Inside Ed Markey’s unlikely emergence as an icon to Gen Z activists

In the midst of a pitched primary battle against an opponent barely half his age, septuagenarian Sen. Ed Markey (D-Mass.) has become an unlikely star to a generation of young activists organizing on the internet.

A rowdy bunch of more than 50 Twitter accounts have sprung up in recent months to bolster Markey, 74, who often sports basketball shoes older than some of his newest supporters.

Accounts like “Indie Girls for Markey,” “theater kids for ed markey” and even “Ketchup for Markey,” mostly run by creators in their late teens and early 20s, have created memes and fancams in honor of the senator, who is facing the primary of his life against Rep. Joe Kennedy III (D-Mass.).

They’ve rewritten song lyrics to include his name and policies and created Twitter threads matching photos of Markey to various online phenomena, from astrological signs to hip-hop albums.

They’ve also organized massive phone banks and Zoom house parties to bolster Markey in a manner reminiscent of the young progressives who helped boost Sen. Bernie Sanders’s (I-Vt.) presidential campaign.

Markey’s campaign has embraced what supporters call the Markeyverse, posting its own videos of the senator reacting to videos, creating cuts of Markey discussing policy over low-fi beats or posting a video of the candidate himself saying, “that’s no malarkey, I’m Ed Markey” when he hit 100,000 followers on Twitter.

“He supports such important policies that affect our generation, but also, he’s just an authentic person,” said Calla Walsh, 16, a co-founder of Students for Markey, which has more than 2,000 followers. “He’s not trying to manufacture something artificial. He’s not trying to appear quirky or funny.”

The race between Markey and Kennedy, the scion of Massachusetts’s most famous political family, appears tight after Kennedy had led earlier this year.

A JMC Analytics poll from July 29-30 showed Markey with a 3-point lead, while a July 31-Aug. 7 poll conducted by the University of Massachusetts Amherst found Markey leading by a much larger margin, 51 percent to 36 percent among all Democratic primary voters. It also showed Markey with a significant edge with young voters, leading 71 percent to 21 percent margin among those aged 18-29.

Speaker Nancy Pelosi (D-Calif.) on Thursday endorsed Kennedy, leading to criticism from many of the progressives backing Markey. Pelosi said she was endorsing Kennedy out of loyalty to House members, but also said attacks on the Kennedy family had contributed to her decision.

Markey has long sought to win over young voters, and his campaign touts his focus on issues that have appealed to different generations of young progressives over decades.

In the 1970s, Markey focused on nuclear proliferation. In the 1990s, he wrote many of the telecommunications laws that promoted Internet accessibility and expanded broadband capacity. He is a longtime supporter of net neutrality and an original co-sponsor of the Green New Deal.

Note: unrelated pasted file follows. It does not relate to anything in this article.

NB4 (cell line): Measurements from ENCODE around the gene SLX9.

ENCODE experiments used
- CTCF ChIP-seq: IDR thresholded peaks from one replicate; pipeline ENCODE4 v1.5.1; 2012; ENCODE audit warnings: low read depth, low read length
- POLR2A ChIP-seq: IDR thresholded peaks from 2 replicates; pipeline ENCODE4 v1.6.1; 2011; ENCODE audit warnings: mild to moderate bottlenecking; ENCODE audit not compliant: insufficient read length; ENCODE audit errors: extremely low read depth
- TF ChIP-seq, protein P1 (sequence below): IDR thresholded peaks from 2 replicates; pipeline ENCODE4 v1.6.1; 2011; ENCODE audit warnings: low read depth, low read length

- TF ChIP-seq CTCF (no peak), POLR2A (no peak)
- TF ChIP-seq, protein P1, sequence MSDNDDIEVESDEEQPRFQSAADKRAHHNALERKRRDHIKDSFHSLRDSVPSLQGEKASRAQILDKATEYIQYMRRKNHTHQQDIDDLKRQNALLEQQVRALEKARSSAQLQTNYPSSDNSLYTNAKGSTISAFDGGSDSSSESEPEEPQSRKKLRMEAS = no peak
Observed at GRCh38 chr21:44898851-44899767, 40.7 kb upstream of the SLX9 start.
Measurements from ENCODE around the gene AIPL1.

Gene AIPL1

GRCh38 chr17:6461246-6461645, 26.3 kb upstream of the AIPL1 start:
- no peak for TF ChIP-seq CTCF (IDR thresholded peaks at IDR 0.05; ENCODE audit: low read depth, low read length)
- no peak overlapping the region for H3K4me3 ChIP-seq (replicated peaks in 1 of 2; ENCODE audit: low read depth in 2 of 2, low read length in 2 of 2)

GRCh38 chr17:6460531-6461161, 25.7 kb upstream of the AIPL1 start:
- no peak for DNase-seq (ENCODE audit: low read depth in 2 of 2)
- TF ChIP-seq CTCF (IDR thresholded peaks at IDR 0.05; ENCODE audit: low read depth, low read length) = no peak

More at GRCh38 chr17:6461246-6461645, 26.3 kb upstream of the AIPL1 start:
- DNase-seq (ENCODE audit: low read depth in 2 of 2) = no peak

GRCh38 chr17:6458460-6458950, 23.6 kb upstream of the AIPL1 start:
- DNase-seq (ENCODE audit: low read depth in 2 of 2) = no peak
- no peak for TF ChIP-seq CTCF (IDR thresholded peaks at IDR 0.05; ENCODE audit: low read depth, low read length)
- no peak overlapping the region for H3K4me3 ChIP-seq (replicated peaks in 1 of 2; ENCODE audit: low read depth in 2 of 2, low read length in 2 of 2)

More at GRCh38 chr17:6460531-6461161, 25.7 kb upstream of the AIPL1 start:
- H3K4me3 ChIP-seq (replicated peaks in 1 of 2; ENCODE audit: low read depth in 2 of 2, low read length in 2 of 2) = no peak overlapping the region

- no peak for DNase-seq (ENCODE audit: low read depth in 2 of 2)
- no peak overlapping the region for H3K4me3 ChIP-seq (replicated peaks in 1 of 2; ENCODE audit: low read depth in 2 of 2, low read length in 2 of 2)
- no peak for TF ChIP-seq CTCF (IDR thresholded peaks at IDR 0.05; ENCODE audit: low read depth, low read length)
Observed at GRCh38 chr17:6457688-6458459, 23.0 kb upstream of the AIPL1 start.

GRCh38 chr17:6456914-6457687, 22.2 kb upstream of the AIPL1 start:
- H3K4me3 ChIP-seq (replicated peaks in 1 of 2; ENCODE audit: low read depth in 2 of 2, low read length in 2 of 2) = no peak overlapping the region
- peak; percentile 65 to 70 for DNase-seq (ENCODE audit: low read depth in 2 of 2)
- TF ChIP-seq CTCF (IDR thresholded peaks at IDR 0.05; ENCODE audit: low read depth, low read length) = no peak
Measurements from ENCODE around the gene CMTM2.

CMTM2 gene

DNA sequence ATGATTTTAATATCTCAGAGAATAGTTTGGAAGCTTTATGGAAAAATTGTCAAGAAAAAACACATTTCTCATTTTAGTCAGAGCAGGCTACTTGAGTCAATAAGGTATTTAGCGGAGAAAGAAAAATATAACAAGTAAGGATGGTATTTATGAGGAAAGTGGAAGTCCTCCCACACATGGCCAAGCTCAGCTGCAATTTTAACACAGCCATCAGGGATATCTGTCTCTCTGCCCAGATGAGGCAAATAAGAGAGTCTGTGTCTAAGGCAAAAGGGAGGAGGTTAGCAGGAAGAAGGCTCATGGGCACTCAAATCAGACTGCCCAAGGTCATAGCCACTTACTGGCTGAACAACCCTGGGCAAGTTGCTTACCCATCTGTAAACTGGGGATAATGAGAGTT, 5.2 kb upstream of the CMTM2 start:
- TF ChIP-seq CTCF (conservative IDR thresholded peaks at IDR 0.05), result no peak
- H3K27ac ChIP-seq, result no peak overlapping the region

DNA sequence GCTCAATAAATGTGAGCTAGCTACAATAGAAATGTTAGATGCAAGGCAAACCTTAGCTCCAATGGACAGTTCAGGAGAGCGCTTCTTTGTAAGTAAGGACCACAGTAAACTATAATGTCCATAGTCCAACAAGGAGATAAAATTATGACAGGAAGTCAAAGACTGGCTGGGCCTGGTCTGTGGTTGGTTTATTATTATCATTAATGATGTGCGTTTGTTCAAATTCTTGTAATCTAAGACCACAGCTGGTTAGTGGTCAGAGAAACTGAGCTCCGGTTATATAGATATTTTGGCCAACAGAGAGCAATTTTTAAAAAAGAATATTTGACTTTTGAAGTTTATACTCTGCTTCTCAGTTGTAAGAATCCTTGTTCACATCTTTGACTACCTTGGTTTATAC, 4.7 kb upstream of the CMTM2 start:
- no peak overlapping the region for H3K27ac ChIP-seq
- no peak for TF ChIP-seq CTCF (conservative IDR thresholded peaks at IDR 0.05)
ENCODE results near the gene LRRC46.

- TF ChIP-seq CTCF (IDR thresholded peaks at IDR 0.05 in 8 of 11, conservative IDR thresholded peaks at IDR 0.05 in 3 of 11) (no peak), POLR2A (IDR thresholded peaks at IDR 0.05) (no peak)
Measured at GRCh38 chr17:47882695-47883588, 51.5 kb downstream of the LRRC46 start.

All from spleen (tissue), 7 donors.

Markey’s appeals to young voters stand out from other campaigns whose outreach can come across as forced. The line between cool and cringe is fine; Hillary Clinton caused eye rolls when she encouraged young voters to “Pokemon GO to the polls” and Democrats’ attempt to offer “Boy Bye” phone wallpaper in advance of the 2018 midterms was met with ridicule.

“A lot of that content that’s coming from paid consultants is cringe because there’s money and standards and a lot of unrealistic expectations put around digital content from consultants that ends up making it very cringey,” said Tyler Giles, 25, one of the activists behind the “ed markey reply guys.”

“A lot of the time, they miss the niche,” Giles said. 

Markey’s campaign does not try to rein in the unaffiliated accounts. It has created a Slack channel, now with 2,200 members, to help coordinate volunteer events. Markey routinely dials in to Zoom house parties during his daily 5-mile walks around his neighborhood.

But for all of Markey’s quirks and the campaign’s memes, it is his long-term commitment to progressive causes that has given him the support of Gen Z, say activists.

“There’s nothing cooler than just policy commitments,” said Evelyn Rubinchek, a 19-year-old student at Northeastern University and another one of the minds behind the reply guys. “Most people just haven’t had a handle on the fact that young people care about policy, and we don’t care as much about the optics and the memes as people think we do. Of course it’s a good bonus, but overall we care about policy and platforms and progressivism.”

John Walsh, Markey’s campaign manager, said the campaign had made a point to hire younger staffers — and then leave them to operate in their own voice. The campaign has adapted typical relational organizing strategies that drive online engagement to the youngest generation of voters, who find community in the Markeyverse that encourages them to engage with the campaign beyond one phone bank or Zoom call.

If Markey wins, John Walsh said he expects other campaigns to be clamoring for their digital engagement teams to pursue a similar strategy and “make the magic Internet machine work for me and my middle of the road policy provisions.”

But the campaign and the young people behind the accounts see social media as a vehicle to promote the real goal — progressive policies.

“(Young people) are smart, and they’re committed and they’re honestly unrelenting,” John Walsh said. “This isn’t just about getting some dance moves on TikTok. It’s about saving their lives.”

Tags Bernie Sanders Democratic primary Ed Markey Green New Deal Hillary Clinton Joe Kennedy Massachusetts Nancy Pelosi Net neutrality
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